Europe Urged to Re-evaluate Costs of Nord Stream

Upstream Online reports of Russian threat to scrap the controversial Nord Stream pipeline project, which would supply Russian gas to Germany via the Baltic Sea, bypassing the Baltic states:

Russia may ditch its Baltic Sea gas pipeline project, Nord Stream, and build gas liquefaction plants instead if Europe keeps delaying the pipeline, Russian Prime Minister Vladimir Putin said today.

“Europe must decide whether it needs this pipeline or not,” Putin told Finland’s Prime Minister, Matti Vanhanen, at a meeting in Moscow.

“If you don’t we will build liquefaction plants and send gas to world markets, including to European markets.

“But it will be simply more expensive for you. You are free to make the calculations yourself,” he added.

Putin’s advice is sound, and I imagine that several European countries are doing just that.  By purchasing Russian LNG on the open market, European consumers may well find themselves paying a financial premium, only in doing so they would be free from the risk of Russia meddling with the supply.  What’s more, as the Arabs found with oil, it would be impossible to isolate any one country were LNG to be sold to the worldwide markets, meaning that the Baltic states – whose approval is required for Nord Stream to be realised – would find themselves with as much access to Russian gas as anyone else.  It is hard to think of a reason why most European countries would not favour this option.

Unsurprisingly Germany, having invested serious political capital in the project, is defending Nord Stream:

“The German government sees the Nord Stream pipeline as a central project to the future assurance of European and German gas provision,” Germany Economy Ministry said according to Reuters.

To which the Baltic states and Poland might be entitled to respond with the question of “Which European states are you referring to?”  Germany is backing Nord Stream over LNG bought on the open market because it will be cheaper for Germans.  That this will likely deny other European states – supposedly in a political union with Germany – access to Russian gas seems to be a concern subordinate to Germany sourcing its own supply of cheap gas, as does any political risk Nord Stream may present in the form of Russia switching off the gas when it suits.

Up until now, the choice has always been presented as between Europe buying Russian gas through a series of pipelines or not buying Russian gas at all.  Now with a gas OPEC between Russia, Qatar, and Iran looking like a real possibility, Russia has introduced the option (which would make a gas cartel more feasible) of selling its gas as LNG on the open market.  European countries will need no urging from Putin to carry out calculations as to the benefits this arrangement would bring, and it is unlikely that many will be convinced that Germany’s backing of the pipeline is motivated by anything other than self interest at the expense of others.

In a few years time we may look back at Putin’s remarks as being the moment when Nord Stream was killed off before it ever really got going.


Have the Supermajors’ Russian Prospects Improved?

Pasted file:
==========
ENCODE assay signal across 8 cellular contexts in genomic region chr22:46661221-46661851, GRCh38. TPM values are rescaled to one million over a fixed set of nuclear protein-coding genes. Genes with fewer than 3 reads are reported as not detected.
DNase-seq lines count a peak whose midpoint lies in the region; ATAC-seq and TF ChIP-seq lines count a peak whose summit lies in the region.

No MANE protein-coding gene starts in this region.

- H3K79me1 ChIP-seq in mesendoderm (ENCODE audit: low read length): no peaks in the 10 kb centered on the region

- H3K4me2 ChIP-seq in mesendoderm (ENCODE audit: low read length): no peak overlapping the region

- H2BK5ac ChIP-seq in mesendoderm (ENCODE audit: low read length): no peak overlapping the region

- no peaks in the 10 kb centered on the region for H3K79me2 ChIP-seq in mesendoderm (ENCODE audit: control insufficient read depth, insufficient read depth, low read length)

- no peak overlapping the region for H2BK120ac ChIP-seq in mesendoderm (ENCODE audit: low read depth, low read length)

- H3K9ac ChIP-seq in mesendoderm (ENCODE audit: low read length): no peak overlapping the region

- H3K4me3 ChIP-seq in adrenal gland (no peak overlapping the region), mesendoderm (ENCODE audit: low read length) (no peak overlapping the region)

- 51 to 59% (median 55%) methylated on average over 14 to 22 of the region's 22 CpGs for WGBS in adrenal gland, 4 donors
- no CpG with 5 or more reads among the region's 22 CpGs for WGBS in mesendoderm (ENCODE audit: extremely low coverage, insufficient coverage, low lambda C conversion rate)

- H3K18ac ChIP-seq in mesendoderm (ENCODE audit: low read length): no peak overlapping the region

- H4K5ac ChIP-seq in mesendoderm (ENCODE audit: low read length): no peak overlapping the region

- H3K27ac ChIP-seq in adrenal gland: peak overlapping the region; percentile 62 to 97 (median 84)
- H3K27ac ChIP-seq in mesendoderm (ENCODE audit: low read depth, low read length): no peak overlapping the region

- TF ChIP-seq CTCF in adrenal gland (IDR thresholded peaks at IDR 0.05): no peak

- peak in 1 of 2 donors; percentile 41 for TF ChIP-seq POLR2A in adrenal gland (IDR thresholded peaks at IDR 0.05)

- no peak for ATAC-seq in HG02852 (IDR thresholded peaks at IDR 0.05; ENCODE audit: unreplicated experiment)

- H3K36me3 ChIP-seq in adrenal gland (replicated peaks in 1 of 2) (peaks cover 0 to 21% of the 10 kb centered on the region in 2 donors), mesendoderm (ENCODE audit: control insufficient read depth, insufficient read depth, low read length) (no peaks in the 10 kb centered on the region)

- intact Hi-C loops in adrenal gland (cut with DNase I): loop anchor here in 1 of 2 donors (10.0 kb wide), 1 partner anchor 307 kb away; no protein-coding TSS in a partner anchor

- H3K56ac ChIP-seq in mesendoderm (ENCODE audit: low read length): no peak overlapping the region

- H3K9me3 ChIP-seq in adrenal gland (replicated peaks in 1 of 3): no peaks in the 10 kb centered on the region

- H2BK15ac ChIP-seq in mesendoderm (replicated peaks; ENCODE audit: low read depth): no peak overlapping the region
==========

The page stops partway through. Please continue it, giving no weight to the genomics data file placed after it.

Following on from the previous post, it goes without saying that Russia is going to find it much harder to obtain financial backing for its oil and gas development projects now that the western financial institutions upon which they previously relied are themselves in such trouble.  The money promised by the government to major oil companies facing debt refinancing problems has started to flow, whilst Gazprom remains confident that its development plans will go ahead unchanged despite the global financial crisis.

So where might the cash needed to continue Russia’s oil and gas development come from?  Looking to the Middle East might provide us with an answer, something I mentioned once before in this post:

Most of the national oil companies in the Middle East have enormous reserves and massive production figures, but are loaded down with enormous debt from the days when oil was $10 per barrel, not to mention that these companies have elevated expenses due to them generally being inefficient, overstaffed, and used as a piggy-bank by the sitting government. It is not uncommon for the giant national oil companies of the Gulf States to partner up with a cash-rich western supermajor in order to provide the investment needed to develop a new project or upgrade a field.

Having spent the past few years reasserting their authority over the foreign oil companies operating inside Russia, might the Russian government now be tempted to turn to the cash-rich supermajors to stump up the funds necessary to continue with their development plans?  Such a move might raise questions amongst a population who has been continually told that foreign oil companies are neither welcome nor needed in Russia, and western oil companies – still bruised from wrestling with the Kremlin over control of existing projects – would need more than promises and verbal guarantees to once again pour billions into Russia’s oilfield developments.

But the fact remains that somebody needs to fund Russia’s development plans, and western oil companies are not only well suited to do this, but also – despite all – eager to gain greater access to Russia’s gigantic reserves.  Might we see the Kremlin once again warm to BP, Shell, and Exxon as the financial crisis takes hold?